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Inicio Enfermedades Infecciosas y Microbiología Clínica (English Edition) Clostridium colicanis bacteraemia in an asthmatic patient diagnosed as acute res...
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Vol. 37. Issue 9.
Pages 614-615 (November 2019)
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Vol. 37. Issue 9.
Pages 614-615 (November 2019)
Scientific letter
DOI: 10.1016/j.eimce.2018.07.020
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Clostridium colicanis bacteraemia in an asthmatic patient diagnosed as acute respiratory infection
Bacteriemia por Clostridium colicanis en una paciente asmática diagnosticada de infección respiratoria aguda
Laura Barradoa,
Corresponding author

Corresponding author.
, Luis Torroba-Álvareza,b, Ana Navascuésa,b, Carmen Ezpeleta-Baquedanoa,b
a Instituto de Investigación Sanitaria de Navarra (IdiSNA), Pamplona, Spain
b Servicio de Microbiología Clínica, Complejo Hospitalario de Navarra, Pamplona, Spain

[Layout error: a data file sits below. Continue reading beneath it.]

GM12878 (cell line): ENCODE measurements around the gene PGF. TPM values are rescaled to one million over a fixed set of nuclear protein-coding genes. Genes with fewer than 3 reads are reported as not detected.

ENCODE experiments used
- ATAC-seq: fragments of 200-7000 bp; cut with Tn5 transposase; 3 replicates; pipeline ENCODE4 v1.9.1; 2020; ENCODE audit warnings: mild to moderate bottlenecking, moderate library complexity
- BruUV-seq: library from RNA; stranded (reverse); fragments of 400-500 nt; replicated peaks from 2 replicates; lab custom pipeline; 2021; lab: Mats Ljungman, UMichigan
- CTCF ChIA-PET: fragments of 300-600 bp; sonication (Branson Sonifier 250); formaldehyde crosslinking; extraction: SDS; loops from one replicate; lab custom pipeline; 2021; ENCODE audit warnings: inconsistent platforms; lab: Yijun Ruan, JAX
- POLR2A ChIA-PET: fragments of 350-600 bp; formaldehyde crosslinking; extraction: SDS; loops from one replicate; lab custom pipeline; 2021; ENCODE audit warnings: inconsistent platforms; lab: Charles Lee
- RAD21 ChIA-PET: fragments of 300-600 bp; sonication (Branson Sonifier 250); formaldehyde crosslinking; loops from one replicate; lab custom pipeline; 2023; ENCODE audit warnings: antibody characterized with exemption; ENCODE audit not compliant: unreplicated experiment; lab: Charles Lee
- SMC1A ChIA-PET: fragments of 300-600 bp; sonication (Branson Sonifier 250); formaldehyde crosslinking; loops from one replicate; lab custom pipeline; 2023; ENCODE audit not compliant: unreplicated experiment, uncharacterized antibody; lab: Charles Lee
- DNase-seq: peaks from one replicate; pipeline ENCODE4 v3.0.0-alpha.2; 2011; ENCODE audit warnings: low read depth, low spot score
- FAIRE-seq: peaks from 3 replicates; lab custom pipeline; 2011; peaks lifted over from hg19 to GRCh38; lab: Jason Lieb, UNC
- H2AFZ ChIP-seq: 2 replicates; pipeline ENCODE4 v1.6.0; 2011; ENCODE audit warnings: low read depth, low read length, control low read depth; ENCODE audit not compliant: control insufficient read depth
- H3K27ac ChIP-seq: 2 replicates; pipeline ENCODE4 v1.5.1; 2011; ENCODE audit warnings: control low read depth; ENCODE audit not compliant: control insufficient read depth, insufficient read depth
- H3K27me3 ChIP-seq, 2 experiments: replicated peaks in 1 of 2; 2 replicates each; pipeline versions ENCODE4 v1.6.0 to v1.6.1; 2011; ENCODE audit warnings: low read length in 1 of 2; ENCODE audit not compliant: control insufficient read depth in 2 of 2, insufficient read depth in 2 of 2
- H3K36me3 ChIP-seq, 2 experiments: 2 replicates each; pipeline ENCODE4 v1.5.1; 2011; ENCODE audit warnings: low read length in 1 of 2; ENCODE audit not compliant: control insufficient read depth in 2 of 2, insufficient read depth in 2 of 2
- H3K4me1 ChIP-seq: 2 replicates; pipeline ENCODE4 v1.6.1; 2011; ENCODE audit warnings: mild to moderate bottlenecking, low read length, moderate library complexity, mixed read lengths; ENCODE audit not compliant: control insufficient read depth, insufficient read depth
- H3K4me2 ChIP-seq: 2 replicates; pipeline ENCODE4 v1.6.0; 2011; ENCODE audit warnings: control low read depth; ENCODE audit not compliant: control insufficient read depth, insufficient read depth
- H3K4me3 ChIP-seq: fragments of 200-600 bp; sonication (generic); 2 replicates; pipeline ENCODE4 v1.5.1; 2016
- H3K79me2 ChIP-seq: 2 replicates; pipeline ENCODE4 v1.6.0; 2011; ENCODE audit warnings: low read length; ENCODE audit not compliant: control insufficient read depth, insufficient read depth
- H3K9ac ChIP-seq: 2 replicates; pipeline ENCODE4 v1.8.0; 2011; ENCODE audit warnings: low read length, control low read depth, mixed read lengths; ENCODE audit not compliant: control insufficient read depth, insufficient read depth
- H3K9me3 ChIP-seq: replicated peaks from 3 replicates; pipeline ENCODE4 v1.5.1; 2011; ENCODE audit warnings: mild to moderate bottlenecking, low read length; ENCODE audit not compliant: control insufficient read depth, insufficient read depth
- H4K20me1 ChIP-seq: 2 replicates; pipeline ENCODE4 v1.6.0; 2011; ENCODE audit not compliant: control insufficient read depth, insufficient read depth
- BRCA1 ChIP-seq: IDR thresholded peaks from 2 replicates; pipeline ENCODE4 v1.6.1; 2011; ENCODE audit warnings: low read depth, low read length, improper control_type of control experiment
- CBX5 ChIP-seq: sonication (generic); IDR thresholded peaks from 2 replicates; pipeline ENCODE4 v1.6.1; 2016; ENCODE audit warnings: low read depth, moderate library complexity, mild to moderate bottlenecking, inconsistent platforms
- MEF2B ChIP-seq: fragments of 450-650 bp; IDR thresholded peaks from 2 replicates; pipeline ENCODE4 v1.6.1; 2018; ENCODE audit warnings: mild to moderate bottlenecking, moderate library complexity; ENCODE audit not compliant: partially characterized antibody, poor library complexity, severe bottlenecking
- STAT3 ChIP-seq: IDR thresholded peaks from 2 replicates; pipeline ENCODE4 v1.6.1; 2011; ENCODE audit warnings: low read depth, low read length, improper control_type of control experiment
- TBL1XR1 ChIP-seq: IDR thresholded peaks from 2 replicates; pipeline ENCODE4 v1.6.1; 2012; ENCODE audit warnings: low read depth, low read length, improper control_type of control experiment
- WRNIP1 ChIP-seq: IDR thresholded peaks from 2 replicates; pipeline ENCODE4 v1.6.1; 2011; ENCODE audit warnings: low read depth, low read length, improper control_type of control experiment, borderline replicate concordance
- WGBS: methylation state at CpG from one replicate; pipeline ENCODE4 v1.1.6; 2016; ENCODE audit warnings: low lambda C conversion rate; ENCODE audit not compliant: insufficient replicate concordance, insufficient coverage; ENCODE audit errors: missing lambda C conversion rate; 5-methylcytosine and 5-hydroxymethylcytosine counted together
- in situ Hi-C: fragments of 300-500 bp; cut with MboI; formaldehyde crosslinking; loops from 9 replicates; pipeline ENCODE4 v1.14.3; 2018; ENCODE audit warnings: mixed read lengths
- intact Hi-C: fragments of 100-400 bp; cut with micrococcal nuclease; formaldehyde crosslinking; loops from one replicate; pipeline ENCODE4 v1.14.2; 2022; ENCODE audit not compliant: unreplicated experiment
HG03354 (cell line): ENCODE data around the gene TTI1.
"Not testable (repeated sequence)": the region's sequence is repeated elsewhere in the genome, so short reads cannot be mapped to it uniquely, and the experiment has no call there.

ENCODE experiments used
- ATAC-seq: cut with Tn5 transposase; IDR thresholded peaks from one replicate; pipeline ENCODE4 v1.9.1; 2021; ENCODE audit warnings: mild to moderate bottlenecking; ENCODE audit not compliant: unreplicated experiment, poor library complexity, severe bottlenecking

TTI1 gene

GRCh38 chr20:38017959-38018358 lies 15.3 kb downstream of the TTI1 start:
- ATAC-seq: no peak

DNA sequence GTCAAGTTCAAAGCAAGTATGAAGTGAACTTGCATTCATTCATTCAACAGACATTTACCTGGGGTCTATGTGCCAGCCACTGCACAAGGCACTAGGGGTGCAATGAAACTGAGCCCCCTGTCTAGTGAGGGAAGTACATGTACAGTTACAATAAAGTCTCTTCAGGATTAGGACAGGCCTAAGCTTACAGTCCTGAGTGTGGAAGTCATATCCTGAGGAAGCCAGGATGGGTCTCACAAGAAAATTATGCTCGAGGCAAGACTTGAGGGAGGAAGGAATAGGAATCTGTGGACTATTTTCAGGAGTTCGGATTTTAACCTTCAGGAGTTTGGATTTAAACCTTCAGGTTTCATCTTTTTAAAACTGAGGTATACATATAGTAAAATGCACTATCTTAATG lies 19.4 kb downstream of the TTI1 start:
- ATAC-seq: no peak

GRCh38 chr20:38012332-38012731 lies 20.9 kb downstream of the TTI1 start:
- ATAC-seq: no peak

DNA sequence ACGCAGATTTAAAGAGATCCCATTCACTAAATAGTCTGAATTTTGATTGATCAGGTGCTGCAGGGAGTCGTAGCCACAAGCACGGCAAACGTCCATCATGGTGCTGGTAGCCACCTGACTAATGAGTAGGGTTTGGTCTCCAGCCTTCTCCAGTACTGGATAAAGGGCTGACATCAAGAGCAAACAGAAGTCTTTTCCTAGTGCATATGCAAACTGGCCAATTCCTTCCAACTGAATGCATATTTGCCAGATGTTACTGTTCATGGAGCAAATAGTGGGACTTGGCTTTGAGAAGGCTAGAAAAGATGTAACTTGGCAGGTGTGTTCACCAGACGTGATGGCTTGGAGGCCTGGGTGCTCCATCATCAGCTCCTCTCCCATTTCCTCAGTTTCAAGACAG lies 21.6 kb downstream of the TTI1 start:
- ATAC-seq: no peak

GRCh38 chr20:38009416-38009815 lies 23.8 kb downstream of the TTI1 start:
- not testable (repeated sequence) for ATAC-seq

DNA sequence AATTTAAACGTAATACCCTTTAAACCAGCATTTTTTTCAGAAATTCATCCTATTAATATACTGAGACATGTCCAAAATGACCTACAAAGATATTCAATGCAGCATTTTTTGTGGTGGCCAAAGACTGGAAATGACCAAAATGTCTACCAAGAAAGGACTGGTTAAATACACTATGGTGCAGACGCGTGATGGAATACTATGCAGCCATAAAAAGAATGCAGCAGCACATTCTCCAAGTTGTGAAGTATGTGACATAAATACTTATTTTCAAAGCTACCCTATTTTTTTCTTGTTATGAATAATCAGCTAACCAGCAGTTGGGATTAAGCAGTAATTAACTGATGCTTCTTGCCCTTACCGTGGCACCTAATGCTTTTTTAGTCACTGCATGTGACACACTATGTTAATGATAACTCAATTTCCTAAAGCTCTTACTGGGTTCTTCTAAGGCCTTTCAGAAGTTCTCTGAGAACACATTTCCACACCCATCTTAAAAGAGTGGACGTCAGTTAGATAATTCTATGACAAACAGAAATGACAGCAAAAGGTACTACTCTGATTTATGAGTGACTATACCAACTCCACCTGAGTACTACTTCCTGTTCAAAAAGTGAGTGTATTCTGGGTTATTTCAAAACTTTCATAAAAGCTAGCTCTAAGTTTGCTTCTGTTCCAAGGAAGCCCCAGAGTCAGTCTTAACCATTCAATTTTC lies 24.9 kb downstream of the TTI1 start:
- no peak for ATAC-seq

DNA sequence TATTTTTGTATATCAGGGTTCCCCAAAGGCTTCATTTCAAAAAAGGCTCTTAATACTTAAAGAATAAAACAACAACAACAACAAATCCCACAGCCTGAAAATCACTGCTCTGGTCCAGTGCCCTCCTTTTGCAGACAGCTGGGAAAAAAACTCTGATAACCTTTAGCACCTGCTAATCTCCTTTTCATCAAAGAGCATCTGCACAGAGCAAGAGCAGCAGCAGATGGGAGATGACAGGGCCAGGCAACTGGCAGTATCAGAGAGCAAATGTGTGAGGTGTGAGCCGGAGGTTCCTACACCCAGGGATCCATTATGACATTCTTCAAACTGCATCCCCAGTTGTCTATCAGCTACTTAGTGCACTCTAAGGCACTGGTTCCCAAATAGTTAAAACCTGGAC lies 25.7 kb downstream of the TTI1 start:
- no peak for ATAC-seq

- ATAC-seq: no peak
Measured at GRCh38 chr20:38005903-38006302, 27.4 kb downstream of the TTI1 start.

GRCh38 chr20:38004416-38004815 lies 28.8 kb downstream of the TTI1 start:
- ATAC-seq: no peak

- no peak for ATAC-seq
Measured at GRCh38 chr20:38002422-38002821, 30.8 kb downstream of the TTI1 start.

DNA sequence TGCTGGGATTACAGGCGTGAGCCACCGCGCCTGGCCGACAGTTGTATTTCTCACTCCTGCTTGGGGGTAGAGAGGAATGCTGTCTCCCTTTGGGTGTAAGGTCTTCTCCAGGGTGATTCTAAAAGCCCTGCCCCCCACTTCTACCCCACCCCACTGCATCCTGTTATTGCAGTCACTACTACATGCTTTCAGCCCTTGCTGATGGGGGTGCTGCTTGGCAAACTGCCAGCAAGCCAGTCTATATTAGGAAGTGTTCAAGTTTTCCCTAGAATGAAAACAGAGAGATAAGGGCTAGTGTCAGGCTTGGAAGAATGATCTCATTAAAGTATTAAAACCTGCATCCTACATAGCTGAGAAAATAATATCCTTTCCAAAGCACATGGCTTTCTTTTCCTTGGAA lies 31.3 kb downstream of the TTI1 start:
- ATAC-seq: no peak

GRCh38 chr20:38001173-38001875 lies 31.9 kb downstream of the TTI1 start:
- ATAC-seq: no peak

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Although obligate anaerobes are seldom isolated from patients with bacteraemia, the genus Clostridium is in second place behind the genus Bacteroides and represents approximately 1% of all positive blood cultures, with Clostridium perfringens being the most commonly isolated species. The risk factors associated with its isolation in blood are haemolysis, malignant intestinal neoplasia, inflammatory bowel disease and immunosuppression.1 In most cases, its clinical meaning is unclear, representing contamination or transient bacteraemia, and its pathogenicity and virulence continue to be a subject of debate. Clostridium colicanis is a Clostridium species that has been rarely isolated in the blood, the first time in 2008 by Simmon et al., although it was not documented the episode.2 Thus, we report the first documented case of bacteraemia by this microorganism in an immunocompetent patient diagnosed as acute respiratory infection.